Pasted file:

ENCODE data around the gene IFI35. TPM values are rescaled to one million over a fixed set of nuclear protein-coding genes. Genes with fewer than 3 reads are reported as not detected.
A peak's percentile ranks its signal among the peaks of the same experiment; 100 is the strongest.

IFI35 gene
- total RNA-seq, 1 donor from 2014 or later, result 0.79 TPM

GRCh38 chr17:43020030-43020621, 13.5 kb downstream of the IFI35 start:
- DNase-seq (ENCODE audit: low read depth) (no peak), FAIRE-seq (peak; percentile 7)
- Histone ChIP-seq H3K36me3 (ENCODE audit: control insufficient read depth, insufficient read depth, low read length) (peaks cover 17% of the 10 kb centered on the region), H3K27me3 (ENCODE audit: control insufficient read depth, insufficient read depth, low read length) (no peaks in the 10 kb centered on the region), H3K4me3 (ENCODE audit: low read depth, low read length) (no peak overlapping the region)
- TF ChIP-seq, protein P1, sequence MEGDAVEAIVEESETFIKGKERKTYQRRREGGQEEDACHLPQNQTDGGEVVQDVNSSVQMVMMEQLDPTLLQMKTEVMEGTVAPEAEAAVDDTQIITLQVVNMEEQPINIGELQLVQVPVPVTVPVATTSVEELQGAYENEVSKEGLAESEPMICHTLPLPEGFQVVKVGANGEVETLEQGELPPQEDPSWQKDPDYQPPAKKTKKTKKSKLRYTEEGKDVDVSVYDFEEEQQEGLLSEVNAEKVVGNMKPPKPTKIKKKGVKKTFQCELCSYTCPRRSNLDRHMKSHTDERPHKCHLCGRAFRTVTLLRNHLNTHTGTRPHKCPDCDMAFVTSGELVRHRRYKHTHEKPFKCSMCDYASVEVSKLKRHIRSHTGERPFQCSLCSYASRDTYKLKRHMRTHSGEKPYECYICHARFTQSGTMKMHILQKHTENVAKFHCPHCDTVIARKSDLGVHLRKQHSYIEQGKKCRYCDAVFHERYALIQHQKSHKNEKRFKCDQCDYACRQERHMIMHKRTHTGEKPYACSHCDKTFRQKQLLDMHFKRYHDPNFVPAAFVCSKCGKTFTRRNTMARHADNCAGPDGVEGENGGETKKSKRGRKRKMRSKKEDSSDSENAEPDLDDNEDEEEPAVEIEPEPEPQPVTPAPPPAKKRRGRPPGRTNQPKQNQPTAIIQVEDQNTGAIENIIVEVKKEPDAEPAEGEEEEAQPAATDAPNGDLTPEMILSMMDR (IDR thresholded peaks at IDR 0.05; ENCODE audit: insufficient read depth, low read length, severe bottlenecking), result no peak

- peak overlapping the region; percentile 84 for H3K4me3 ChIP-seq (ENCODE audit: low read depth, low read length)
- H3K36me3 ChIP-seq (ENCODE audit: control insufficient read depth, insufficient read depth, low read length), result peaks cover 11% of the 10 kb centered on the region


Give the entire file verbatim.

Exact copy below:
ENCODE data around the gene IFI35. TPM values are rescaled to one million over a fixed set of nuclear protein-coding genes. Genes with fewer than 3 reads are reported as not detected.
A peak's percentile ranks its signal among the peaks of the same experiment; 100 is the strongest.

IFI35 gene
- total RNA-seq, 1 donor from 2014 or later, result 0.79 TPM

GRCh38 chr17:43020030-43020621, 13.5 kb downstream of the IFI35 start:
- DNase-seq (ENCODE audit: low read depth) (no peak), FAIRE-seq (peak; percentile 7)
- Histone ChIP-seq H3K36me3 (ENCODE audit: control insufficient read depth, insufficient read depth, low read length) (peaks cover 17% of the 10 kb centered on the region), H3K27me3 (ENCODE audit: control insufficient read depth, insufficient read depth, low read length) (no peaks in the 10 kb centered on the region), H3K4me3 (ENCODE audit: low read depth, low read length) (no peak overlapping the region)
- TF ChIP-seq, protein P1, sequence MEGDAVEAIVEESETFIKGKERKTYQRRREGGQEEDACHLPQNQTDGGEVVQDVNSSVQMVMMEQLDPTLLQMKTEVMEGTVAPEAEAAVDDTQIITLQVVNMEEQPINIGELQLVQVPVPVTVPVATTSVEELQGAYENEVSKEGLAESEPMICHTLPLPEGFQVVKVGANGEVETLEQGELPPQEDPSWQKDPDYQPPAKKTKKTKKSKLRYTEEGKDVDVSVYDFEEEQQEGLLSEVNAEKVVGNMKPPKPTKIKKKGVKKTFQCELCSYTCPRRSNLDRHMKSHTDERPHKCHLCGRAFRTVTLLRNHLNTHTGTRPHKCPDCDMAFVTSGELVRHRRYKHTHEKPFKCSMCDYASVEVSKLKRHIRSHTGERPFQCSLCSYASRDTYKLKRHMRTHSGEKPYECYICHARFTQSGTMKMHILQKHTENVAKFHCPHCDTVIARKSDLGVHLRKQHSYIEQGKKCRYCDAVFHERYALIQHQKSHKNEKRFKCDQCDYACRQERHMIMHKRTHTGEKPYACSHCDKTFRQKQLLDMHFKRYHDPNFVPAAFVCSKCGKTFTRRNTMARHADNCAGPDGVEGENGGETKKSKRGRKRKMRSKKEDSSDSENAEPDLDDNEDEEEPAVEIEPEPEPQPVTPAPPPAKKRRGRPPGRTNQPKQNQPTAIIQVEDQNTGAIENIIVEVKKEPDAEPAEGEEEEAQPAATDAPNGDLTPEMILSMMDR (IDR thresholded peaks at IDR 0.05; ENCODE audit: insufficient read depth, low read length, severe bottlenecking), result no peak

- peak overlapping the region; percentile 84 for H3K4me3 ChIP-seq (ENCODE audit: low read depth, low read length)
- H3K36me3 ChIP-seq (ENCODE audit: control insufficient read depth, insufficient read depth, low read length), result peaks cover 11% of the 10 kb centered on the region